The Inflammation - Depression Connection
                                by
                             Ron Hoggan 
                         
Prozac, a brand name for fluoxetine, and Paxil, a brand name for paroxetine,
are members of a relatively new class of antidepressants called "selective
serotonin reuptake inhibitors (SSRI)" (1). Just as the classification
suggests, these drugs increase the activity of the neurotransmitter,
serotonin, which works to alleviate depression. It seems odd that so many
people are now taking these SSRIs. Is there something wrong with the
constitution of the human animal that does not allow us to ward off
depression? That seems unlikely. Depression, in the natural selection
process of the last 100,000 years or so, would most likely have resulted in
trimming folks with a propensity for depression from the gene pool. 

Recent changes in our environment seem a more likely cause. What if the root
of our depressions is, in part, the result of large-scale consumption, by
other parts of the body, of serotonin reserves. This might explain a
shortage of serotonin in the brain, and a need for inhibition of reuptake. 

What other uses does the body make of serotonin? Well, it is used in the
process of clotting blood, and it is also employed in the inflammatory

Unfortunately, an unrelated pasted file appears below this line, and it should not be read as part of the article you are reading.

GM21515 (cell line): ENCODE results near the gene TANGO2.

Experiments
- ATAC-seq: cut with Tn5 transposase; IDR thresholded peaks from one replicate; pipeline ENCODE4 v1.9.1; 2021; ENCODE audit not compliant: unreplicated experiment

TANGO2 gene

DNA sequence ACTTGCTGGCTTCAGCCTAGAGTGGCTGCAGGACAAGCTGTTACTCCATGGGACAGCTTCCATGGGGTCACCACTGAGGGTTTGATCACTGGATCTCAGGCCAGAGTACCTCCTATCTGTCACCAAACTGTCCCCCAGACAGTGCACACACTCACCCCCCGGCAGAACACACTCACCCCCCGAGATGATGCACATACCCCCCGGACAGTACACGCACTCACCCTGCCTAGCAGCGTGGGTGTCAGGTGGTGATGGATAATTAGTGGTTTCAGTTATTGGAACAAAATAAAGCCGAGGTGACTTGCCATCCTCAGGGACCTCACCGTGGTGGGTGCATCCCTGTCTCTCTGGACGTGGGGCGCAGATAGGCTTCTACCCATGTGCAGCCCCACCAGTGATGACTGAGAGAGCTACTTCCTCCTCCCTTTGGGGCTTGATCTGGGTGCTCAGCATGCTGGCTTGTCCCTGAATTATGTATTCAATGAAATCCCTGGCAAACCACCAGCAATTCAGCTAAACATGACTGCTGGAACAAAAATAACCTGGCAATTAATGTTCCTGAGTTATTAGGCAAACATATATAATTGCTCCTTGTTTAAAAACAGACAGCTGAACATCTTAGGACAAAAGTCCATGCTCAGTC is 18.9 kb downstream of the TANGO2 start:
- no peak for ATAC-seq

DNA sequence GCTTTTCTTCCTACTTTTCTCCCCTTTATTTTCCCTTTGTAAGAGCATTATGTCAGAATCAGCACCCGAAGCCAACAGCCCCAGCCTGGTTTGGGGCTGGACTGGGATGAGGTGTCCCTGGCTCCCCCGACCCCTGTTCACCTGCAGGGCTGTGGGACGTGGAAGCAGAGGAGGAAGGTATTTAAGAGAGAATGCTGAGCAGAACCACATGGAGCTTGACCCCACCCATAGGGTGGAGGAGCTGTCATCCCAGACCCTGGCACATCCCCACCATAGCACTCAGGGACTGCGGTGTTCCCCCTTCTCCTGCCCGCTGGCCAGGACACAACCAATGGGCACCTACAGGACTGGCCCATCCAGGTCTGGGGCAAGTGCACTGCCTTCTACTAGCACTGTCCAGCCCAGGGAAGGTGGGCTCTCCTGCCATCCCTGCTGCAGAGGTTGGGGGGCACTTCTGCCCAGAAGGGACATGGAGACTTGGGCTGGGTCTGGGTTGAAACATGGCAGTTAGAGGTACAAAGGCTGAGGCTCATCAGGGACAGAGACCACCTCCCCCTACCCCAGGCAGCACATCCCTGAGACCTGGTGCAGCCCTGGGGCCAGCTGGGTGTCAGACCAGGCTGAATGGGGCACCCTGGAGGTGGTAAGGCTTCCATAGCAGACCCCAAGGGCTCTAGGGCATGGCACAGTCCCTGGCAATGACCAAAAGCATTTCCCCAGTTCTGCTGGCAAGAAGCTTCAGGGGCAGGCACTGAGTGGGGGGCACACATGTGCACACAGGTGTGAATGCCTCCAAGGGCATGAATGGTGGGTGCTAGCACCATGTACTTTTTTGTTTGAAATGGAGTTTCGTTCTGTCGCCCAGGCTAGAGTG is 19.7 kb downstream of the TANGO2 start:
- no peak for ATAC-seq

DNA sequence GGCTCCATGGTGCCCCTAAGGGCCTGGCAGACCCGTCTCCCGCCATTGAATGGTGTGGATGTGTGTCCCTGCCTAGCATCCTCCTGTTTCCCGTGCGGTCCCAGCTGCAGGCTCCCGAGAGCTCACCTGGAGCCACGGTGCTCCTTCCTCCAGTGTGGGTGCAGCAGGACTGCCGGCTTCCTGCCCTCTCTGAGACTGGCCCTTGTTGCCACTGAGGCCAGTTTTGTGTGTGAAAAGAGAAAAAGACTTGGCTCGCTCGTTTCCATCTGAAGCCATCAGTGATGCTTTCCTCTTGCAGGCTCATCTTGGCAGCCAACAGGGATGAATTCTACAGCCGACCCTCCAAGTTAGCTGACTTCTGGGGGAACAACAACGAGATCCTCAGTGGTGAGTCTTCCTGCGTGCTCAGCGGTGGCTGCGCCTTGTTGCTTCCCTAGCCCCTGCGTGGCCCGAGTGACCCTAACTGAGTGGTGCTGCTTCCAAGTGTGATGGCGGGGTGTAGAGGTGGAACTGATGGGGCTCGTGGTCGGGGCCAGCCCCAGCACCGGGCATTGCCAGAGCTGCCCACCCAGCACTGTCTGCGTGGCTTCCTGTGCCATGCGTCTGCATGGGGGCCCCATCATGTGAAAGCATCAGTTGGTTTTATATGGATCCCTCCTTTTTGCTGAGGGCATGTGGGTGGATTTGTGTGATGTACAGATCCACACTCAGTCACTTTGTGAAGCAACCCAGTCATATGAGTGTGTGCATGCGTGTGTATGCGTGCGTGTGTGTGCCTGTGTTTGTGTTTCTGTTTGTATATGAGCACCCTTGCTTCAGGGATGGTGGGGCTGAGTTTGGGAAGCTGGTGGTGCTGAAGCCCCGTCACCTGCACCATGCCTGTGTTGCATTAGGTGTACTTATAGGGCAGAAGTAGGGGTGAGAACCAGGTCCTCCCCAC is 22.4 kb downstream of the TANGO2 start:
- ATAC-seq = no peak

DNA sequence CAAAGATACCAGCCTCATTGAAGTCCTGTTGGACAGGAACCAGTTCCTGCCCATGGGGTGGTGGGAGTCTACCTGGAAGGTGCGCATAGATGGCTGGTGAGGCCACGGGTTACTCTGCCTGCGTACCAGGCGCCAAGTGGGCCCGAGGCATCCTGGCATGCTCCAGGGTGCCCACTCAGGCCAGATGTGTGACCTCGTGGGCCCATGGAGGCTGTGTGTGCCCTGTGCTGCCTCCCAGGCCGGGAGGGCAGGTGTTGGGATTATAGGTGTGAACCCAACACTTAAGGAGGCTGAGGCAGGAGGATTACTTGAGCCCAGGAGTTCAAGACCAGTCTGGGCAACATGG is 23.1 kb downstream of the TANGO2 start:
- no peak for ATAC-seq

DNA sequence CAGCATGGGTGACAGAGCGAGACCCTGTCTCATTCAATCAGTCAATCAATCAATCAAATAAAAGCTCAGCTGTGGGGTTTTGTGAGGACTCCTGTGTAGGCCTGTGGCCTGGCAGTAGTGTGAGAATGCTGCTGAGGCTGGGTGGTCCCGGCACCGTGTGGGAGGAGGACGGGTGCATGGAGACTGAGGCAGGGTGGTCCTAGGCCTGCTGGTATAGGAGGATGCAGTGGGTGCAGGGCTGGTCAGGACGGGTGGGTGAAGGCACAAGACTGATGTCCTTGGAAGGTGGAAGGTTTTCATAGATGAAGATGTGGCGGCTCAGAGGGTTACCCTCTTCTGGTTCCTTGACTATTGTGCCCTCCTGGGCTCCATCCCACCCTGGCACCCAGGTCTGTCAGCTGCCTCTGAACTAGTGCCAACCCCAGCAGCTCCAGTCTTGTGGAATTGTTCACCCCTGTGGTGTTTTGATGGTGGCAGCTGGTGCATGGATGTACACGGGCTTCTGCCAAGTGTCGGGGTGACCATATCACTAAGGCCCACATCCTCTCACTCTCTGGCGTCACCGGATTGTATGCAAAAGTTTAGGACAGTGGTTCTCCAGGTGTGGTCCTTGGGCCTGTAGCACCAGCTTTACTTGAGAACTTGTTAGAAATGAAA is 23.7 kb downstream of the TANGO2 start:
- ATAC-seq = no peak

process (2). 

Since untreated celiac disease is typified by a chronic inflammation in the
small intestine (3), and since it has been demonstrated that gluten, in
those with celiac disease, causes microvascular leakage, as indicated by
fibrinogen release (4), and intestinal bleeding (5), there is good cause to
suspect that celiac-associated depression,  is caused, in part at least, by
serotonin deficiency. 

Of course, only about one half of 1% of the population has celiac disease.
That does not explain the broad usage of these SSRIs. Something else might,
though. From 5% to 15% of the population demonstrates antigliadin
antibodies. Is it possible that there a similar dynamic of intestinal
inflammation resulting in serotonin depletion in folks with gluten
intolerance? Is it also possible that folks with other food intolerances
suffer similar intestinal inflammation, which also depletes serotonin
reserves? 

Investigation of these matters would seem a valuable enterprise. 

                         Sources:
1. _Canadian Medical Association New Guide to Prescription and 
   Over-The-Counter Drugs_  First Edition: 1996, Berner & Rotenberg Eds. 
   Readers' Digest, Montreal, Que. pp 318, 422. 
2. Tortora & Anagnostakos _Principles of Anatomy and Physiology_ Sixth Ed.
   Harper &    Row, New York, 1990 pp 558
3. Marsh, MN "Gluten, Major HIstocompatibility Complex, and the Small
   Intestine" Gastroenterology 1992; 102: 330-354.
4. Marsh MN, _Immunopathology of the Small Intestine_ John Wiley & Sons,
   Toronto, 1987; pages 374-377.
5. Fine, KD "The Prevalence of Occult Gastrointestinal Bleeding in Celiac
   Sprue" NEJM 1996; 334:18